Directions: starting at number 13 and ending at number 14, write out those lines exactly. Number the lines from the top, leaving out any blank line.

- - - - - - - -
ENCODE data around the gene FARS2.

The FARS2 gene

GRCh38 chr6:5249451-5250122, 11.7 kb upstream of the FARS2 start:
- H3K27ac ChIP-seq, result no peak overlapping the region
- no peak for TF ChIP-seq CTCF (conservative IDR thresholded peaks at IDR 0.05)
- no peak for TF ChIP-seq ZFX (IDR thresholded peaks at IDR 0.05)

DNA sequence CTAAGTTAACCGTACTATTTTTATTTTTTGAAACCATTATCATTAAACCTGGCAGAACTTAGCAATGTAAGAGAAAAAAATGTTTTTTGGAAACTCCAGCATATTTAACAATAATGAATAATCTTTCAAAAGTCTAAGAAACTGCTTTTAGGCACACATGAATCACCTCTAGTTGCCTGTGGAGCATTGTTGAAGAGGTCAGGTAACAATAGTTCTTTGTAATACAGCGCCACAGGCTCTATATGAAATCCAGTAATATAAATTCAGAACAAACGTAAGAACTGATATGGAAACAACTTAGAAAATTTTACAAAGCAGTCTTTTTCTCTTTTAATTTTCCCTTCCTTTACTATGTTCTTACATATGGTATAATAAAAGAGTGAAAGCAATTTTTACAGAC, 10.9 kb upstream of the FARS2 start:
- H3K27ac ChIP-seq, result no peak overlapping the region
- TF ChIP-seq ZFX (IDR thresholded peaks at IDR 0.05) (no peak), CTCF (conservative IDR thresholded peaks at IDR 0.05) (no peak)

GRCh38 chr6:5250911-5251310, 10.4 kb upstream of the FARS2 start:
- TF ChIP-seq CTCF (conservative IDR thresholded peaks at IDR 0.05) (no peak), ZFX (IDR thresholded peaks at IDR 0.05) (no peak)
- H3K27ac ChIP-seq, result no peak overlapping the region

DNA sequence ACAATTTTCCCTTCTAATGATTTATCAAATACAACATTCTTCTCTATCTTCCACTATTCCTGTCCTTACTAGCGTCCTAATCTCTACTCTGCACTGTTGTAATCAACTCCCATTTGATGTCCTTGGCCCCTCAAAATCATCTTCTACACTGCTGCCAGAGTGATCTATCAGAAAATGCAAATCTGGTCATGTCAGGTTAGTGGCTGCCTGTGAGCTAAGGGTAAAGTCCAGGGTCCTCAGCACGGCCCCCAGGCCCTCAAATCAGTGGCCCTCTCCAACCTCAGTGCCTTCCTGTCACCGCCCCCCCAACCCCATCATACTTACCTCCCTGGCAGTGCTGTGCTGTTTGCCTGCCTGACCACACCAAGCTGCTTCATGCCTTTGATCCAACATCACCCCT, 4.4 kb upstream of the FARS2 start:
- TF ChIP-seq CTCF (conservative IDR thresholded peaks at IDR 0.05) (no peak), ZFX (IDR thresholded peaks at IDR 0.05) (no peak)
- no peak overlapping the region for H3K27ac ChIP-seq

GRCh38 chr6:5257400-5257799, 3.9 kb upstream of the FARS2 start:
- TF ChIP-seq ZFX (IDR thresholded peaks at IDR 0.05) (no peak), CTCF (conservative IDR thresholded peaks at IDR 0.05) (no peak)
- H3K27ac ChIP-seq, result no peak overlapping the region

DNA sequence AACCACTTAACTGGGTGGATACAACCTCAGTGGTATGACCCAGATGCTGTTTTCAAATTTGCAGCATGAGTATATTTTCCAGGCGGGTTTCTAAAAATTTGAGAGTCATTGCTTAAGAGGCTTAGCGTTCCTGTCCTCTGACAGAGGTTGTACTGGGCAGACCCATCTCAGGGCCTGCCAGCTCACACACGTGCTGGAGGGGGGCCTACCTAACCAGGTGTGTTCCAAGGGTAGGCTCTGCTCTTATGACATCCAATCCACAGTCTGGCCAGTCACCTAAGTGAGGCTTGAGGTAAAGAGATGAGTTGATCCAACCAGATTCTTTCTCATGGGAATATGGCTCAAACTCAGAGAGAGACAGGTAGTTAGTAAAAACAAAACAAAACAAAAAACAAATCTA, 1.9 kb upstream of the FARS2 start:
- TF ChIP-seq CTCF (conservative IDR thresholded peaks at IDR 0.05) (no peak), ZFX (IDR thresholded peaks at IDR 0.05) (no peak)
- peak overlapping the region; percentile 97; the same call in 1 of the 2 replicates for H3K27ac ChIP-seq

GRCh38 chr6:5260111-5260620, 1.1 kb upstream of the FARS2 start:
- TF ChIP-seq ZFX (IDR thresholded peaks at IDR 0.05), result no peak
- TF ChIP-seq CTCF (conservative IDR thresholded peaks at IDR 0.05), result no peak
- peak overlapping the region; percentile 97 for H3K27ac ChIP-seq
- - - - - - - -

DNA sequence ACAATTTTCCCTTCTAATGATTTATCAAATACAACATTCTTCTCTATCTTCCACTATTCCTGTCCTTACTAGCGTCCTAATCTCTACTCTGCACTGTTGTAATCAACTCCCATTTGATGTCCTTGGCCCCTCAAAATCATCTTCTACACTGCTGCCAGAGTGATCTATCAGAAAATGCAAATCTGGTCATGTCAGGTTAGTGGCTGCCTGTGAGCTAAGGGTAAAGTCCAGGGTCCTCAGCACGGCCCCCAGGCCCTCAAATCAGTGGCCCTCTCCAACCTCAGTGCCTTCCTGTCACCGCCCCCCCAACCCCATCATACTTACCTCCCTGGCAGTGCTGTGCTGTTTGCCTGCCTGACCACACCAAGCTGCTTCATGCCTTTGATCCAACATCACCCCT, 4.4 kb upstream of the FARS2 start:
- TF ChIP-seq CTCF (conservative IDR thresholded peaks at IDR 0.05) (no peak), ZFX (IDR thresholded peaks at IDR 0.05) (no peak)